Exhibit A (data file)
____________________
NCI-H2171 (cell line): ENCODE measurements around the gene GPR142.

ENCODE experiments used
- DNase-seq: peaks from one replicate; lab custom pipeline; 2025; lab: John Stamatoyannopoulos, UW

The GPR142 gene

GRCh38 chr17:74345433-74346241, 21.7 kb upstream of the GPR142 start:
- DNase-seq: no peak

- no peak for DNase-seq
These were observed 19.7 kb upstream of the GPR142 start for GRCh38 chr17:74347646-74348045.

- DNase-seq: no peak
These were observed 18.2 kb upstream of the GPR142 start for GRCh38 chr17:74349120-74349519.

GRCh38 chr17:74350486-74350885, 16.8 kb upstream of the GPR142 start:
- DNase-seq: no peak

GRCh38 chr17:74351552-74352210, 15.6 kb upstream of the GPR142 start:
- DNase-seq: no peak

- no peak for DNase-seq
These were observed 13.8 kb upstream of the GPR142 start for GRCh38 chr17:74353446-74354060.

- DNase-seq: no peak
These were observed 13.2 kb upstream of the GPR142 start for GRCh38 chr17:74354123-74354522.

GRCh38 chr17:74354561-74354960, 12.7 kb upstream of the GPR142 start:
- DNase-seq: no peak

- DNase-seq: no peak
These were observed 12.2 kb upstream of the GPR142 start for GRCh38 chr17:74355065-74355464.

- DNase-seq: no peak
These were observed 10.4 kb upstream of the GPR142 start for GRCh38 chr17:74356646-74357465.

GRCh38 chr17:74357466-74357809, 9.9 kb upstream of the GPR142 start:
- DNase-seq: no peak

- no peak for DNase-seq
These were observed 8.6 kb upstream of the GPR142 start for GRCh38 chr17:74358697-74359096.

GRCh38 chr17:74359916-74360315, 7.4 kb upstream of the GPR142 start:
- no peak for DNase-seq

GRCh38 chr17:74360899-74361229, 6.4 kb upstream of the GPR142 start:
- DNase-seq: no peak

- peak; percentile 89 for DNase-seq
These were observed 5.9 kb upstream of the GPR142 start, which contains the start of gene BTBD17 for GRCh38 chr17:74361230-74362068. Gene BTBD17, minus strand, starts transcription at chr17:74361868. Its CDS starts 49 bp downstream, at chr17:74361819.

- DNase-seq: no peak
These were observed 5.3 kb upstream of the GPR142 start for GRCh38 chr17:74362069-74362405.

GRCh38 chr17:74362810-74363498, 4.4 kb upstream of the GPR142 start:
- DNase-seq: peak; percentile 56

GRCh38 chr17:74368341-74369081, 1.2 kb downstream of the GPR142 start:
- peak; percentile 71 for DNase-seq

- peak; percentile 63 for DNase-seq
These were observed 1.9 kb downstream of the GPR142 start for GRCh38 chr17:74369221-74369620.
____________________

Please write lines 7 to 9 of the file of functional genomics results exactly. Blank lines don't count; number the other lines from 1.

- no peak for DNase-seq
These were observed 19.7 kb upstream of the GPR142 start for GRCh38 chr17:74347646-74348045.

- DNase-seq: no peak